For every time we think we are about to dive into some inviting crack or
sink our teeth into some lovely hunk of wood, we are brought up short,
arrested, and constrained.
J. M. Smith, from his article (posted below and also printed here) Life in a Rat Ball
[Image of the Union Rat

I think the primary "feeling" that guides this illusion of freedom is fear. Modern man is full of fear. When he abandoned God he was left with an insurmountable abyss (yes the analogy holds: insurmountably deep). He has to fill this through a number of ways. Some become addicted to drugs alcohol. Some spend hours watching television - news, soap operas, MTV music videos. Others spend their days surfing from one website to another trying to find that connection.

This fear now is so ingrained that people have no way to analyze it or even attempt to get rid of it. They can only keep on going with the same futile behavior of circling around in a ball like a rat.

Contemporary man has become a wimp, and all he can do is run around in circles, like a rat or a madman.

-----------------------------------------------------------------------------------------------------------------------

March 17, 2017
Life in a Rat Ball
By: J. M . Smith
The Orthosphere
March 17 2017


My daughter has a pet rat, an engaging little creature named Whiskers, who enjoys riding on her shoulder and hiding under her hair. When Whiskers is not on my daughter’s shoulder, or in his cage, he bumps around the house in his rat ball. This is a sphere of clear plexiglass into which he is inserted by way of a door, and which he can roll in whatever way he pleases by simply attempting to climb its walls.

Watching Whiskers bump around our living room the other day, it occurred to me that much of what we humans call “freedom” is, in fact, the freedom of a rat ball. Like Whiskers, I, for instance, am often left to myself unsupervised. And then I move about with a certain semblance of freedom. But although I am “free” to move about unsupervised, I can never break free of the rat ball.

I am not saying that I am desperately eager to slip away through some crack under the baseboard in order to take up a stealthy and secretive life within the walls. Like Whiskers’, my life is good. But should such an impulse come over me, it is not one to which I could yield. My rat ball won’t pass through cracks.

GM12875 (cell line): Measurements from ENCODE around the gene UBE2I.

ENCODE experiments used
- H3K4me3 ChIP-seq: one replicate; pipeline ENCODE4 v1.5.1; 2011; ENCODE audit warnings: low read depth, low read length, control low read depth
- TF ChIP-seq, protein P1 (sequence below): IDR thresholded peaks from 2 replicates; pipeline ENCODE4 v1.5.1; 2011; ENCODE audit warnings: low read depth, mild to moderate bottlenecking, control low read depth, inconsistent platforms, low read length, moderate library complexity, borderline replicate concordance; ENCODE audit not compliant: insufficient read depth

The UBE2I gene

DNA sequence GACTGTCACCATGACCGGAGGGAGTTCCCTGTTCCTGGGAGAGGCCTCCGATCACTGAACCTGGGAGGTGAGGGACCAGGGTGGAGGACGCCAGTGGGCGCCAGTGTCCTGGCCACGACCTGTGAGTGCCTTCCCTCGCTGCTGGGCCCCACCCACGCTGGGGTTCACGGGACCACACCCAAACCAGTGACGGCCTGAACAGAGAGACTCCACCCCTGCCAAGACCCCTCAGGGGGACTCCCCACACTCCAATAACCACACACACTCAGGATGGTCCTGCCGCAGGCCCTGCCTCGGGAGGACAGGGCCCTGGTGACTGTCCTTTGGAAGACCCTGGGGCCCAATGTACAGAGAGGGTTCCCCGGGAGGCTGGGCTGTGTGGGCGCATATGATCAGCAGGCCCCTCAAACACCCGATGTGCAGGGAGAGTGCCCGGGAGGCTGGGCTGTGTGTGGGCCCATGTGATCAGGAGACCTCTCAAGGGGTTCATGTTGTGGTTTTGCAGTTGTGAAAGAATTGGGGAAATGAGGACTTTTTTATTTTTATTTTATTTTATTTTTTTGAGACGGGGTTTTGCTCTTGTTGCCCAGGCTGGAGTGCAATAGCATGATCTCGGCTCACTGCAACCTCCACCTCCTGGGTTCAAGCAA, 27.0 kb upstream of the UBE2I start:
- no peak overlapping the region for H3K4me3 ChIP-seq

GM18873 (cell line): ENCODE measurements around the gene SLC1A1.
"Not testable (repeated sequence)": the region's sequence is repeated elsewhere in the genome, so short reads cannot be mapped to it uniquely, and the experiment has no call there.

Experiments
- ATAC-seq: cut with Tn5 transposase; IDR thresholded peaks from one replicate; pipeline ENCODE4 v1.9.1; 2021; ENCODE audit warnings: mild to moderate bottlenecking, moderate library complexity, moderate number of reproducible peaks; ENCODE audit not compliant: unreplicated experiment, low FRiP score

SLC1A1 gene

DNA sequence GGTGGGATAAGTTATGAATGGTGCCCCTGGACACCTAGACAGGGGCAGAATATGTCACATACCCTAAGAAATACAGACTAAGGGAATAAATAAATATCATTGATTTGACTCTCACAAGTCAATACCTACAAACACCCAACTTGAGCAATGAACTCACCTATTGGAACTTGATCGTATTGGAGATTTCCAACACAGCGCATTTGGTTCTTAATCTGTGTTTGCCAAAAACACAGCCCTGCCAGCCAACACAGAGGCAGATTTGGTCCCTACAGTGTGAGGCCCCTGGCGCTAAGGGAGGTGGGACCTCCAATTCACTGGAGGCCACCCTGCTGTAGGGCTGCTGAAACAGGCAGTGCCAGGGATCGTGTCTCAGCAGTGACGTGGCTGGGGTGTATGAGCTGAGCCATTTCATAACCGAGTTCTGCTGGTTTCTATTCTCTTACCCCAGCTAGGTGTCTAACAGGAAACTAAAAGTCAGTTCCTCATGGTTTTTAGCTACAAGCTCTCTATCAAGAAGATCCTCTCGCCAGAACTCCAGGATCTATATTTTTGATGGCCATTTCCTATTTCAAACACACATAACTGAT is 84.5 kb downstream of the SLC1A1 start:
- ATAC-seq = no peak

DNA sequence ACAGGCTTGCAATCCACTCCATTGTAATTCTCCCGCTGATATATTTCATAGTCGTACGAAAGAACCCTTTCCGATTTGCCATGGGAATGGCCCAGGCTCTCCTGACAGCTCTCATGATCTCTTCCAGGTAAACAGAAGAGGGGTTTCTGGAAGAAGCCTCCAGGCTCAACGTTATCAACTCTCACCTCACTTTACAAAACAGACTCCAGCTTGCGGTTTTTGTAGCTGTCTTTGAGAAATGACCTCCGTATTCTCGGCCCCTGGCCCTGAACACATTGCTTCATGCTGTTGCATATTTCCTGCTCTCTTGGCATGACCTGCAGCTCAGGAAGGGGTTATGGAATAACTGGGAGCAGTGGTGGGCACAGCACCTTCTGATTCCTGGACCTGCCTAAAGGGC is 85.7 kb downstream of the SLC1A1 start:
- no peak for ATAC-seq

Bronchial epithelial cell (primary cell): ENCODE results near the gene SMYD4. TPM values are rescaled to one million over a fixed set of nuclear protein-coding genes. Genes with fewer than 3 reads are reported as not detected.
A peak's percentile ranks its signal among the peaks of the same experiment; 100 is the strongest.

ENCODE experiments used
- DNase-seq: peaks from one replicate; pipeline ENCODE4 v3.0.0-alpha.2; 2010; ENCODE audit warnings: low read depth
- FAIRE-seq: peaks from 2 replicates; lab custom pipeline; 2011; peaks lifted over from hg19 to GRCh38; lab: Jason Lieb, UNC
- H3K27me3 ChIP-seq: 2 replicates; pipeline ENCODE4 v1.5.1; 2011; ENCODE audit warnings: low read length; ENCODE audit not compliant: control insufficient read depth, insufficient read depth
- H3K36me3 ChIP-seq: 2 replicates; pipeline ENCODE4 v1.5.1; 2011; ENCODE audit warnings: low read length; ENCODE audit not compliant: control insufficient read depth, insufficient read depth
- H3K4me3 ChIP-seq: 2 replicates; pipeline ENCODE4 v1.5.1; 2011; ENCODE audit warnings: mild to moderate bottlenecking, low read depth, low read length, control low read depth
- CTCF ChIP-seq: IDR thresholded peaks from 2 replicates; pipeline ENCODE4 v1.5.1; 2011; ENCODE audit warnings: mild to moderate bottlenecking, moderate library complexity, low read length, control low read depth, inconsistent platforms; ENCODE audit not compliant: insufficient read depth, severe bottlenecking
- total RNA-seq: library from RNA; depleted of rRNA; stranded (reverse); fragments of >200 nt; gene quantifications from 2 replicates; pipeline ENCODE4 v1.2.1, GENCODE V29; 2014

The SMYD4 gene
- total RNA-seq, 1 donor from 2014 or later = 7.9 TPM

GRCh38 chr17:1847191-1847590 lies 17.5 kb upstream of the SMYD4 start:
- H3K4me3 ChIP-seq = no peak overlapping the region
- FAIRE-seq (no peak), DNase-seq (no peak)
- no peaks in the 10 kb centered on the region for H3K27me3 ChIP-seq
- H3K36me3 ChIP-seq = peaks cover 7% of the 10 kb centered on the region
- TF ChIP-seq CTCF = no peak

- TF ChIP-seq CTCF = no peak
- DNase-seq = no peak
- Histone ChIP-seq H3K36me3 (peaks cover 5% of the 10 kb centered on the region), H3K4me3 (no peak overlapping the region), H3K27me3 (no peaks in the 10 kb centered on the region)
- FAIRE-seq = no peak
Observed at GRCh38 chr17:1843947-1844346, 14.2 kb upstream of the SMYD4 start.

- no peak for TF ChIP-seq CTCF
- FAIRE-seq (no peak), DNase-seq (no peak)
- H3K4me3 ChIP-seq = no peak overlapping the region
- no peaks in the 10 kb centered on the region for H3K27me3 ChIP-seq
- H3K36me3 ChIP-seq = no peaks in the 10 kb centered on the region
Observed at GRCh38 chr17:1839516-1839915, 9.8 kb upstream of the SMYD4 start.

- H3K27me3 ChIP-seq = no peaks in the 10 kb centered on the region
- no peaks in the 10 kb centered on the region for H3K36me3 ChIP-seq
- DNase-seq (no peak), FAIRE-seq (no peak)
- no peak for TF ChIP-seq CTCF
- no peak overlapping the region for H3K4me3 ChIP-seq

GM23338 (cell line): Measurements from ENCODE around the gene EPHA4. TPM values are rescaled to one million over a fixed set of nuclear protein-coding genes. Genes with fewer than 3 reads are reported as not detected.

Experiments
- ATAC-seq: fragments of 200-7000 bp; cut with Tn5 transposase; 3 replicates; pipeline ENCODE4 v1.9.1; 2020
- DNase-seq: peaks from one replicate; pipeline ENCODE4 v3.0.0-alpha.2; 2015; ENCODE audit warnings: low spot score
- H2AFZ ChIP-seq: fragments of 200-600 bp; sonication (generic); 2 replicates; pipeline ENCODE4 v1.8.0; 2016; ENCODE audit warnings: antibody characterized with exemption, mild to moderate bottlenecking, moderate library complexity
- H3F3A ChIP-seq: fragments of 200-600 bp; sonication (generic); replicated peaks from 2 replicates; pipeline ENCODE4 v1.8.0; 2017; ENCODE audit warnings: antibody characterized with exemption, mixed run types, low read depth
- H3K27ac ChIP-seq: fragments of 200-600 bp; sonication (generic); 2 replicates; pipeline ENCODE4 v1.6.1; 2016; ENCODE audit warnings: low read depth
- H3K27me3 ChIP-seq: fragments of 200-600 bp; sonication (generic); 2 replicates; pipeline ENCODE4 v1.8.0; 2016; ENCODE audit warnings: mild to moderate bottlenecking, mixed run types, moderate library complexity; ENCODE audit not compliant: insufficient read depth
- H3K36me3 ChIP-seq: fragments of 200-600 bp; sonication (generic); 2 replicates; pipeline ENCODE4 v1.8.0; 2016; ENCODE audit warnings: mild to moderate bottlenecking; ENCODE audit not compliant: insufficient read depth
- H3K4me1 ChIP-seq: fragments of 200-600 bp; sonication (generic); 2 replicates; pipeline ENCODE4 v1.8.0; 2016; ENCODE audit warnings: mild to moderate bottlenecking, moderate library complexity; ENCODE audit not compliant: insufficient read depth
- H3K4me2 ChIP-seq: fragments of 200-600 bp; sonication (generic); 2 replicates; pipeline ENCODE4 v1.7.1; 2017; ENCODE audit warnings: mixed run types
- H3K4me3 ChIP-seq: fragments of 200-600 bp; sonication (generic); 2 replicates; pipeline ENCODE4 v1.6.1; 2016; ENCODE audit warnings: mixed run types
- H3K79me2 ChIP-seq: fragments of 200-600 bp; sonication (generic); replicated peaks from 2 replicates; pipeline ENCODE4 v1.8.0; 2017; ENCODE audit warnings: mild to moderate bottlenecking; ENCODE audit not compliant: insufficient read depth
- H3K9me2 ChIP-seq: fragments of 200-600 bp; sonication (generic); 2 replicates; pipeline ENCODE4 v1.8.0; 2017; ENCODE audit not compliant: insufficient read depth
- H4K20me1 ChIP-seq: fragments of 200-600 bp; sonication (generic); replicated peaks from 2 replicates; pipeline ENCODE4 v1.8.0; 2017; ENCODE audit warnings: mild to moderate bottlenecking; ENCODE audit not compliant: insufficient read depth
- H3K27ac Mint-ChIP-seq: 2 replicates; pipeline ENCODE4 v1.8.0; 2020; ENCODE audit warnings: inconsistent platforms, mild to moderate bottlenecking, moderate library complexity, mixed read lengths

Escape is not the only thing a rat ball prevents. Whiskers is an engaging fellow, but he is still a rat, and therefore has it in his very nature to gnaw. Gnawing is a rat’s reason for being, his destiny, if you like. And yet there is nothing at all for Whiskers to gnaw inside his rat ball. The concave inner surface of the sphere is impossible to bite, and all those lovely, gnawable chairs, and fabrics, and cords, are absolutely beyond his reach. Indeed, since they can be seen through the ball, I must suppose that poor Whiskers suffers the torments of Tantalus as he bumps around the house.

So, there you have it: life in a rat ball. There is, at first, a superficial experience of freedom. Each of us bumps around the world crying Whoopee! Look at me! I’m free and I’m really going places! But those of us endowed with a brain somewhat larger than that of Whiskers, sooner or later come to feel that there is something rather fishy about this freedom. For every time we think we are about to dive into some inviting crack or sink our teeth into some lovely hunk of wood, we are brought up short, arrested, and constrained.

When this happens, most of us will simply shrug, turn, place our forepaws against a different side of our rat ball, and roll off in another direction. Some of us do this with the expectations that things will be different the next time around.